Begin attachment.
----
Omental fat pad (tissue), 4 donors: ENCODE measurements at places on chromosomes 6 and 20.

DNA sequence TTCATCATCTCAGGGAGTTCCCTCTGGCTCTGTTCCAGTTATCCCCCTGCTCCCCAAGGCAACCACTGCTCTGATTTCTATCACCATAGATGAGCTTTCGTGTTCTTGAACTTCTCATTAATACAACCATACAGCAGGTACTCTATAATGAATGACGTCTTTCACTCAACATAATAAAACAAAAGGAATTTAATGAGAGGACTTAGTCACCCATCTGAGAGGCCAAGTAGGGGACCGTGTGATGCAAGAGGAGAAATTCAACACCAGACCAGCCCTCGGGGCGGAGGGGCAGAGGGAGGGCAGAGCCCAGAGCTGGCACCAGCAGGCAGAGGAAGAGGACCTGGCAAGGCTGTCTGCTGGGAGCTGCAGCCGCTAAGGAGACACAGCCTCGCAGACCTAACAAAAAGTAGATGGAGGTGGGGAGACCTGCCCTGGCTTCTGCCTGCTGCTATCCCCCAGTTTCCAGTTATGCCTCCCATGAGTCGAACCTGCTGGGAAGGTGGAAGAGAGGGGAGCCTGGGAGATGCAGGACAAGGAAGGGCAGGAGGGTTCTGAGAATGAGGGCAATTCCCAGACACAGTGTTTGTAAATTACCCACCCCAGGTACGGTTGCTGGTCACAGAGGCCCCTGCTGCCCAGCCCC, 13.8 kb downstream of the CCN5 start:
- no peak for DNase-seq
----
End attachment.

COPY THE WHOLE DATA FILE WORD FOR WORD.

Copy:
Omental fat pad (tissue), 4 donors: ENCODE measurements at places on chromosomes 6 and 20.

DNA sequence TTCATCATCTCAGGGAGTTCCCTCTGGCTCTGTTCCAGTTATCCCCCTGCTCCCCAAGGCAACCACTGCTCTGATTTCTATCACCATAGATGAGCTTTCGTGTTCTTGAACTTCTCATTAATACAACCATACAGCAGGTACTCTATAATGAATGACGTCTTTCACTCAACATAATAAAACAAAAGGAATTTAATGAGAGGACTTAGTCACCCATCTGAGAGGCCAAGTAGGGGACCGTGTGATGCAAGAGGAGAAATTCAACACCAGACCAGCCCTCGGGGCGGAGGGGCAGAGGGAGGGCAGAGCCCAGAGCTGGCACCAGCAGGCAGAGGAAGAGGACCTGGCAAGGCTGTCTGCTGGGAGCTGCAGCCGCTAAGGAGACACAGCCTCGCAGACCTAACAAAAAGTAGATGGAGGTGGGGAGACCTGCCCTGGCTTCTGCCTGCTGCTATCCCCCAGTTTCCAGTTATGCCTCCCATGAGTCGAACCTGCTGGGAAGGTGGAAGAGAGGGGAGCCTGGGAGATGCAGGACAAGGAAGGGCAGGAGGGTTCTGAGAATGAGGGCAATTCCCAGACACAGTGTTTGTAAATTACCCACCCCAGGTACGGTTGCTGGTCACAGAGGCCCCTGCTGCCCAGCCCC, 13.8 kb downstream of the CCN5 start:
- no peak for DNase-seq